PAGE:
Image Source: California Homebuilding Foundation

The second major problem with California’s zoning was inequality. Ostensibly motivated by environmental concerns, the NIMBY (Not In My Backyard) anti-development movement, concentrated in the Bay Area and Los Angeles, halted the development of new housing in urban areas through zoning restrictions on environmental impact, building height, parking requirements, and building density. The result was the creation of intensely segregated communities, which artificially constricted the natural movement of low-income renters and minorities into such areas. 

The economist Raj Chetty uses communities across the country (including California cities like Encino, Hollywood, and Sherman Oaks) to show that children from low-income families who grew up in more affluent communities ended up earning more on average than their parents. Termed “Opportunity Zones,” these areas are nearly perfectly defined by single-family zones. Chetty concludes that favorable zoning offers significantly better opportunities for education and social mobility than the regions that the poor and working class are typically constrained to by protectionist zoning policies. Additionally, the sizable intersection that exists between economic inequality and racial inequality in housing was compounded by the often-racist origin of zoning policies. These were frequently implemented and justified using fear mongering about the local immigration of Black, Latino, and Chinese families into single-family zones.

While such blatant rhetoric has more or less disappeared, opposition to rezoning these historically segregated neighborhoods is still present today. In reaction to Sacramento’s groundbreaking decision to rezone all single-family zones, the Elmhurst Neighborhood Association stated:

“No one will have the ability to live in lower-density neighborhoods…The city needs to preserve existing neighborhoods in order to promote home ownership opportunities for everybody.”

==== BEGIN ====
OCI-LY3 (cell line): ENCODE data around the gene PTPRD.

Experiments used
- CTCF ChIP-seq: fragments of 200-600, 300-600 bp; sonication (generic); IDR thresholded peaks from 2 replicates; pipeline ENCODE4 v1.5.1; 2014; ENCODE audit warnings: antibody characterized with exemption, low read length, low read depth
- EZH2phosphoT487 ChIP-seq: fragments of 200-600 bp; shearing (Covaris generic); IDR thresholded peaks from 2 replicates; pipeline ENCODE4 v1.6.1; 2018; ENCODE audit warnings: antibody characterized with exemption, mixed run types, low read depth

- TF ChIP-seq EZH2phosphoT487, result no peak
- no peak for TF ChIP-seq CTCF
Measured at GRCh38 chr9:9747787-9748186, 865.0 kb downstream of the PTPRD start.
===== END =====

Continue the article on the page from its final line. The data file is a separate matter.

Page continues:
As explained by the endogeneity of the economic zoning model, these socio-economically homogeneous enclaves are preserved by a strong positive feedback loop, perpetuated by the desire to maintain established homeowner control over local politics. As Sacramento implements its policy in the months ahead, this feedback loop may finally be broken.

The Prospects Ahead

The fundamental problem with single-family zoning is that it drastically overshoots in its attempt to preserve residential communities. While early iterations of zoning protected city inhabitants from industrial and commercial developments, offering substantial positive externalities to their quality of life, the introduction of more detailed General Plans and restrictive zoning policies has distorted housing supply and demand. Most of all, single-family zoning prevented the natural growth of housing to be made available to renters and potential homeowners, a phenomenon that still exists today because of fierce opposition to rezoning initiatives from current homeowners.

California’s housing crisis is caused by a large array of factors; demographic shifts, increasing construction costs, and government regulation are all partially responsible for the unsustainable increase in housing costs over the past five decades. However, there is an iron link between California’s century-long embrace of single-family zoning and its struggle to provide affordable housing, and it is solidly grounded in basic economic principles. While Sacramento may just be the first city to fully realize these principles through policy, the growing demand for local and statewide housing reform will ensure that it is not the last.

Featured Image Source: Sacramento Business Journal

Disclaimer: The views published in this journal are those of the individual authors or speakers and do not necessarily reflect the position or policy of Berkeley Economic Review staff, the Undergraduate Economics Association, the UC Berkeley Economics Department and faculty,  or the University of California, Berkeley in general.